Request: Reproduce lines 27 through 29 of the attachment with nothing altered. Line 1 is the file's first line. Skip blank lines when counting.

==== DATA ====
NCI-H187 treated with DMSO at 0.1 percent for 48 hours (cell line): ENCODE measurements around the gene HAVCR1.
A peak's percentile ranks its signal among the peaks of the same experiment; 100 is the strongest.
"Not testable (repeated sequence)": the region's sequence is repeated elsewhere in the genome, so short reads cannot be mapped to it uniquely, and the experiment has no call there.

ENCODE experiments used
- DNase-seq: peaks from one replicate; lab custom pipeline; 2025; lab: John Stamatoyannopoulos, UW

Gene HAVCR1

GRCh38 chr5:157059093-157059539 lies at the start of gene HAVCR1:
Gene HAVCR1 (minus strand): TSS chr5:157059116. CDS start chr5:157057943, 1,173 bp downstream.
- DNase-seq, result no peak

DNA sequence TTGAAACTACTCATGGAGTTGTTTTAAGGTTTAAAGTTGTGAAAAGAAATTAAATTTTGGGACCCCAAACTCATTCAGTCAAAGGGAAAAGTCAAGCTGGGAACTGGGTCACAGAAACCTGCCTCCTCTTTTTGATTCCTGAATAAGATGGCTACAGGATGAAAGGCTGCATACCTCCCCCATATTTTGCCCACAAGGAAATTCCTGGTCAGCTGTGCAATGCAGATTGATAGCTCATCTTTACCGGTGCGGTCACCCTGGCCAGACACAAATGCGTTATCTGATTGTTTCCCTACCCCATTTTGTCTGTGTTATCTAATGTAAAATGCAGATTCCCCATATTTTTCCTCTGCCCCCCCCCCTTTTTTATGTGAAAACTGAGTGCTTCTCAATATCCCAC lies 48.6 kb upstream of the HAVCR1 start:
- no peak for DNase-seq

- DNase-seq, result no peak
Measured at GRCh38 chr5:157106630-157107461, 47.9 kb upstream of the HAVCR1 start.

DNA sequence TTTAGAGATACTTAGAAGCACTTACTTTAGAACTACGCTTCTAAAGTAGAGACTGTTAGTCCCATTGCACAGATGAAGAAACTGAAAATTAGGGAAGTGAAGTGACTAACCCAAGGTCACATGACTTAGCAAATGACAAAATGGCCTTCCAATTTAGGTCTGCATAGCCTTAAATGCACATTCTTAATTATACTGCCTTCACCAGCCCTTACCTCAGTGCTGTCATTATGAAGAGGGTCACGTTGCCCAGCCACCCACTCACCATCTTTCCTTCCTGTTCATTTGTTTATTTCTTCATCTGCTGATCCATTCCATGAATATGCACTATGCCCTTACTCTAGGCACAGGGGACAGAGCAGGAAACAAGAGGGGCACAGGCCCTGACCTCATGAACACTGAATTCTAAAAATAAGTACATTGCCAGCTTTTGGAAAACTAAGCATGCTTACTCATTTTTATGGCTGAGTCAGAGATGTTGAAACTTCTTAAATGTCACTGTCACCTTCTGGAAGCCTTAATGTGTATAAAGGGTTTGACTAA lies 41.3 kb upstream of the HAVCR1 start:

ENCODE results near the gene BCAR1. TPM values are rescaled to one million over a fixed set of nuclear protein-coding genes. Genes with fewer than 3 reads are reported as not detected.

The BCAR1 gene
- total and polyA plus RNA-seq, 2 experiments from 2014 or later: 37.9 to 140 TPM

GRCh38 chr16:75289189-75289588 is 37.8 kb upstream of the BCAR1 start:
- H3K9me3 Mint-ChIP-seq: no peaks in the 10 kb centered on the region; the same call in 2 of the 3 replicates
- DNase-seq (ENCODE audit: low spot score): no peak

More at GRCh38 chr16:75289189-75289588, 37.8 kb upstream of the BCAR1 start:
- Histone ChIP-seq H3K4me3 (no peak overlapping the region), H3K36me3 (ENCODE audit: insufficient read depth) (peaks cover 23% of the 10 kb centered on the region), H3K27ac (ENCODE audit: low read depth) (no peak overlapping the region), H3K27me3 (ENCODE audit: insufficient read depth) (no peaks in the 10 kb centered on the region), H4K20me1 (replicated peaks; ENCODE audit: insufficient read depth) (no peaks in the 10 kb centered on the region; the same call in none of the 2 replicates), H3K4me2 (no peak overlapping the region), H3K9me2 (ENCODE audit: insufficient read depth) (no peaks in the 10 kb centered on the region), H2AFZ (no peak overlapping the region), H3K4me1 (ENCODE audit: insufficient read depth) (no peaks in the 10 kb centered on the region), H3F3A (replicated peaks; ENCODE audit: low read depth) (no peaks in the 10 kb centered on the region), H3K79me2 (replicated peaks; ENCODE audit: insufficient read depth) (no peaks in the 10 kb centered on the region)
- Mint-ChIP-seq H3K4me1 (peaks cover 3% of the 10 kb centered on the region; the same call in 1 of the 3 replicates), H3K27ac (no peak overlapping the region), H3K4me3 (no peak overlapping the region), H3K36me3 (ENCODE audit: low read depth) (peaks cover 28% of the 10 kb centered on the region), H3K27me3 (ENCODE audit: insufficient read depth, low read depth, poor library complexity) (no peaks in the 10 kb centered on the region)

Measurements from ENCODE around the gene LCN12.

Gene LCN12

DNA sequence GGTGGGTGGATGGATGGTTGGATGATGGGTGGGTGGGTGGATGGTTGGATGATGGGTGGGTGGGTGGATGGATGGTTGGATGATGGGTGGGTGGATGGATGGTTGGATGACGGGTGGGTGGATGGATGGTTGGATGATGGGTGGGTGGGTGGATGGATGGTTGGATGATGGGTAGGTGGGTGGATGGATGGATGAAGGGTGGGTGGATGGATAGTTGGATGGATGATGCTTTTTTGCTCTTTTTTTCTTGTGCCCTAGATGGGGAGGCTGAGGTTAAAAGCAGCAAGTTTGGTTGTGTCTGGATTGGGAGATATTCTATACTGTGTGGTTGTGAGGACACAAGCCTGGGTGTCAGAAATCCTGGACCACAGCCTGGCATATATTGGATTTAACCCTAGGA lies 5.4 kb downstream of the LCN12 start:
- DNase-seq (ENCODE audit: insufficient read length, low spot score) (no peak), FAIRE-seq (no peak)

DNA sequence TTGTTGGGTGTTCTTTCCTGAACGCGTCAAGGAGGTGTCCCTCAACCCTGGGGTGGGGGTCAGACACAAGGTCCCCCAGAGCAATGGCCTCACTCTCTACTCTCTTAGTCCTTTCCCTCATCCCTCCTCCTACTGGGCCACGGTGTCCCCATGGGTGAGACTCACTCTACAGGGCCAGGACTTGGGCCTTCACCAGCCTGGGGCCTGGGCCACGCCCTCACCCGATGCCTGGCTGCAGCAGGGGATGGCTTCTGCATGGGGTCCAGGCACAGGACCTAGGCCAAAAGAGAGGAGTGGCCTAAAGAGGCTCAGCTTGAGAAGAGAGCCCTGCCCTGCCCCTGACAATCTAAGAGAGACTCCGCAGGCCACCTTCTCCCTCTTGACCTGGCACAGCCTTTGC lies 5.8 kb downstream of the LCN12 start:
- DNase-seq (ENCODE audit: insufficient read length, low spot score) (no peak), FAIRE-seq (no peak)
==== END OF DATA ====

- DNase-seq (ENCODE audit: insufficient read length, low spot score) (no peak), FAIRE-seq (no peak)

DNA sequence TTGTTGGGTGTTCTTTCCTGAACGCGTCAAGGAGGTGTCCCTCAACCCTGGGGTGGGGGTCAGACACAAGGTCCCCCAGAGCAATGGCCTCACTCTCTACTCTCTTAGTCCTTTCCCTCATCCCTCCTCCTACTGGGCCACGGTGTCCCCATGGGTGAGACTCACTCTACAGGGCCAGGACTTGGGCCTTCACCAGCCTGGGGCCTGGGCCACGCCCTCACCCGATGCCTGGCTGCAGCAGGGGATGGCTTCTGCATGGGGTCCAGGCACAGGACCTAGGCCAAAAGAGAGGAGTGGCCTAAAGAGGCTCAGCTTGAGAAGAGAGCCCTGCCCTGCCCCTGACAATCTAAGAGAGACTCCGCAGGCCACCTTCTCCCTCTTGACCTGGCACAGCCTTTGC lies 5.8 kb downstream of the LCN12 start:
- DNase-seq (ENCODE audit: insufficient read length, low spot score) (no peak), FAIRE-seq (no peak)